The hallmark, I suppose, of an empty notion is that you can set it aside without its making any difference. “Stored” and “information” are simply ditched.
Having prepared me for what I am about to see, Monyer now leads me into the lab proper, which is just the other side of the corridor from her office. What I remember of this interview and visit, writing almost a year after it took place, and with only scanty notes about the salient moments of our conversation, is the arrangement of the space and my position in it. Which means, above all, my position in relation to Monyer and the three young women working in there. So I recall that I was taken through a narrow entrance way with a screen to my left and a wall to my right, after which we turned left and walked between machines and workstations on every side to the far end of the lab where the mice brains were extracted from their skulls and prepared for slicing. No doubt it would have been an interesting exercise to record the neural firings in my hippocampus as I made that walk across the lab and again as I write about it now and then perhaps a third time when I reread what I have written, snipping a word here and adding another there, recalling that there were two young women seated at workstations to our left and one to our right as we crossed the lab. But even assuming this were done and the results showed satisfyingly similar patterns, I’m not sure this would mean that the memory was stored in the firing pattern. Might it not equally suggest that my finding my way back to the fact, leaning on one fact after another, in much the same way as one seeks out an old path in the fog, has caused those neurons to fire? They are one with the memory, perhaps I can’t have the memory without their firing, but they are not identical to the memory itself, which is more as though, from a great distance, uncertainly glimpsed and much distorted by the rarefied air between, the lab were still having an effect on me, still present to me.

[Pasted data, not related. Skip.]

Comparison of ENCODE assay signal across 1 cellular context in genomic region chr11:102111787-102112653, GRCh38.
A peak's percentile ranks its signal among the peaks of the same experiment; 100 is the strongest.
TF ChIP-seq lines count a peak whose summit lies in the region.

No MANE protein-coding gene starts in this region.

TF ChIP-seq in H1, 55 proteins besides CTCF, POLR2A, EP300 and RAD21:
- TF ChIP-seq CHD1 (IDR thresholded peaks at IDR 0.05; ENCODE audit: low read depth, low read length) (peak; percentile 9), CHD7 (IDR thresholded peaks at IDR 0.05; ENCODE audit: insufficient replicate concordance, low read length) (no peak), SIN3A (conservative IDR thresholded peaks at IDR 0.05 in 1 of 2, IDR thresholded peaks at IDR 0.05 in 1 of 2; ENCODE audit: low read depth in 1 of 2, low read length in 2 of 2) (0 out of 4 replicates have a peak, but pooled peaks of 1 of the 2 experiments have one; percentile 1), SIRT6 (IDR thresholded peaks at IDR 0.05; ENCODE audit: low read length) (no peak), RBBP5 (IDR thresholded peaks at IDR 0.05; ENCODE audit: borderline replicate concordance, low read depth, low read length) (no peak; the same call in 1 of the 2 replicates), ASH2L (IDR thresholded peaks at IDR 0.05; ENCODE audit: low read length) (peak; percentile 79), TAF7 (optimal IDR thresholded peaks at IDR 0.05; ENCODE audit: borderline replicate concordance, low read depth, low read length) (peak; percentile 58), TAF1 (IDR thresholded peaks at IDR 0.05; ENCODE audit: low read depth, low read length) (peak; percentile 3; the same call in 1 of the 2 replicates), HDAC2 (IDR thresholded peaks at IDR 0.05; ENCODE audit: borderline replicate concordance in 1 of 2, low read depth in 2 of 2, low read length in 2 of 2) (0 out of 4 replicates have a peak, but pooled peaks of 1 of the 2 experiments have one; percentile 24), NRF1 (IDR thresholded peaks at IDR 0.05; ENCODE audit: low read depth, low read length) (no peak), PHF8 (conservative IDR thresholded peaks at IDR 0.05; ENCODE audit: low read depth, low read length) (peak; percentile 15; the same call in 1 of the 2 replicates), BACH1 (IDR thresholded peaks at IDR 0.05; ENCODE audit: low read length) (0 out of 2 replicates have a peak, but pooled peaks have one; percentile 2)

“I’d like you to tell me,” I asked, when Monyer and I were back in our original waiting room for a chat about what we’d seen, “exactly what you understand by the word information.”
Read Part I of this post here
Tim Parks is the author of eighteen works of fiction, as well as a number of critical essays, works of nonfiction, and translations from the Italian. His series of considerations of consciousness began appearing in the NYR Daily in 2009. His visit to Hannah Monyer’s lab appears in his new book, Out of My Head: On the Trail of Consciousness, which will be published by NYRB Books in October.
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Image: Place firing rate maps of pyramidal cells in mice during open-field exploration and zigzag maze running. The filled and dotted lines represent the firing rate of the neurons as the mouse ran toward the two different ends of the track. From “Gap Junctions between Interneurons Are Required for Normal Spatial Coding in the Hippocampus and Short-Term Spatial Memory,” by Kevin Allen, Elke C. Fuchs, Hannah Jaschonek, David M. Bannerman and Hannah Monyer. The Journal of Neuroscience, 31(17)